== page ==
Jump to content
The Education Forum

Josiah Thompson & the Umbrella man


Recommended Posts

Please Check out this interview with Josiah Thompson in yesterday's New York Times.

The interview was conducted by Errol Morris.

I am a longtime fan of Dr. Thompson

and I think SIX SECONDS was,

in many ways

a great book,

but this interview leaves me cold.

It neglects all the real evidence in the case.

Like Sylvia Meagher, Thompson was a great researcher,

and the JFK inquiry was going somewhere

until that stupid oaf Garrison

with his size 14 shoes

screwed up the case to a fare-thee well.

But I am disappointed to now see Thompson

pontificating about an extraneous issue

like the UMBRELLA MAN!

By ERROL MORRIS

Published: November 21, 2011

For years, I’ve wanted to make a movie about the John F. Kennedy assassination. Not because I thought I could prove that it was a conspiracy, or that I could prove it was a lone gunman, but because I believe that by looking at the assassination, we can learn a lot about the nature of investigation and evidence. Why, after 48 years, are people still quarreling and quibbling about this case? What is it about this case that has led not to a solution, but to the endless proliferation of possible solutions?

Years ago, Josiah Thompson, known as Tink, a young, Yale-educated Kierkegaard scholar wrote the definitive book on the Zapruder film — “Six Seconds in Dallas.” Thompson eventually quit his day job as a professor of philosophy at Haverford College to become a private detective and came to work with many of the same private investigators I had also worked with in the 1980s. We had so much in common — philosophy, P.I. work and an obsessive interest in the complexities of reality. But we had never met.

Last year, I finally got to meet and interview Tink Thompson. I hope his interview can become the first part of an extended series on the Kennedy assassination. This film is but a small segment of my six-hour interview with Tink.

Errol Morris is an Academy Award-winning filmmaker (“The Fog of War: Eleven Lessons From the Life of Robert S. McNamara”) and a recent New York Times best-selling author (“Believing Is Seeing: Observations on the Mysteries of Photography”). His first film, “Gates of Heaven,” is on Roger Ebert’s list of the 10 best movies ever made, and his latest, “Tabloid,” has just been released on DVD. Mr. Morris has received five fellowships from the National Endowment for the Arts, a Guggenheim Fellowship and a MacArthur fellowship. In 2007, he was inducted into the American Academy of Arts and Sciences. He lives in Cambridge, Mass., with his wife and two French bulldogs.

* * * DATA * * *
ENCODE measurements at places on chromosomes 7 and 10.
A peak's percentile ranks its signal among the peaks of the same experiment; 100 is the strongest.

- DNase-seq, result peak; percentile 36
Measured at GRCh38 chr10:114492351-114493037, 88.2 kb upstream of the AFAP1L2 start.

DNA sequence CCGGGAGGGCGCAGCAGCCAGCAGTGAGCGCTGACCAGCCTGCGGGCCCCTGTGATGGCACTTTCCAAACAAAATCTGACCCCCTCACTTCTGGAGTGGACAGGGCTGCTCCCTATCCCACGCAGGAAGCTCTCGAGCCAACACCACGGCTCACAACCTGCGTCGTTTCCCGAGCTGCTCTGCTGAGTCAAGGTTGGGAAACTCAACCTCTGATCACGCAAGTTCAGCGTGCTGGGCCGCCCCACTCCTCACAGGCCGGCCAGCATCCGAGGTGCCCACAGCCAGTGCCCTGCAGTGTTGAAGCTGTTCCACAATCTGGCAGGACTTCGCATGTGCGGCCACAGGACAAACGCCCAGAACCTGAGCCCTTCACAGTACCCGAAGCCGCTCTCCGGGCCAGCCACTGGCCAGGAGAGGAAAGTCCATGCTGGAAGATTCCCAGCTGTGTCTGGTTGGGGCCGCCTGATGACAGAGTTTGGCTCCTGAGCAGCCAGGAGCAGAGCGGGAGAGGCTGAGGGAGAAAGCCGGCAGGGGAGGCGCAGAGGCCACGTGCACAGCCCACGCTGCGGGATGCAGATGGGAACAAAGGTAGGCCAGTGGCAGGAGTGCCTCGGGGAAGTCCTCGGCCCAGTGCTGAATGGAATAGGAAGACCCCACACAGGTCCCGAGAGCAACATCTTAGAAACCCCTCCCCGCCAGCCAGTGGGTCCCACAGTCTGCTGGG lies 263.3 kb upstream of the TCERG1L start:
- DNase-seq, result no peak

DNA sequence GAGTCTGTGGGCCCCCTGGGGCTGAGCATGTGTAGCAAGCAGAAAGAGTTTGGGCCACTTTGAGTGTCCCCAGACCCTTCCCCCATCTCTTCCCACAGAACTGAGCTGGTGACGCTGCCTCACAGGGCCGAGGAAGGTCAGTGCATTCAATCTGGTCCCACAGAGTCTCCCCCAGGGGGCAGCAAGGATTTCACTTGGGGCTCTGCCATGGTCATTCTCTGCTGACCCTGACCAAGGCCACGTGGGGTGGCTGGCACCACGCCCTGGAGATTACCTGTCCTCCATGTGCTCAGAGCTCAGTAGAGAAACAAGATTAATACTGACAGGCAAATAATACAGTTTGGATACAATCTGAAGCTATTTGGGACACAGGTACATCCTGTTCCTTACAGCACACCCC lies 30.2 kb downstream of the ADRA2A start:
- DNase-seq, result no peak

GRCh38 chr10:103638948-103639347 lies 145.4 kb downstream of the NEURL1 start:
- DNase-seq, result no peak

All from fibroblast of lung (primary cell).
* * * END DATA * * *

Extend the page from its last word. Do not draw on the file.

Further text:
This article has been revised to reflect the following correction:

Correction: November 22, 2011

An earlier version of this article incorrectly described Josiah Thompson’s career. He left his job as a professor at Haverford College to become a detective — not to write “Six Seconds in Dallas,” which had been written earlier.

http://www.nytimes.com/2011/11/22/opinion/the-umbrella-man.html

Link to comment
Share on other sites

  • Replies 71
  • Created
  • Last Reply

Top Posters In This Topic

I liked the film a lot. It's entertaining. It's also revealing. Sometimes the seemingly sinister is just silly. I did resent Tink's using the term "wingnut" to describe Cutler, however, as it feeds those ignoramuses trying to pigeon-hole all CTs as wingnuts. But that's another matter.

More troubling for me were the comments on the film. The film did not debunk anything. It reported on a conspiracy theory abandoned by most researchers decades ago. And yet, a number of the comments were by people believing the film offered something new and "debunked" the "Umbrella man" theory, or some such thing. What hooey! Would a new film commenting on the silliness of the "Paul is dead!" phenomena be considered a breakthrough, and proof all current Beatles fans are idiots? Of course not!

Link to comment
Share on other sites

I don't understand why it troubles you, Pat. There is a whole new generation of folk out there who find this information "new".

They don't spend nearly the time on this subject that we do, and there is, (I can think of at least one), current researcher who believes that Umbrella Man shot the President.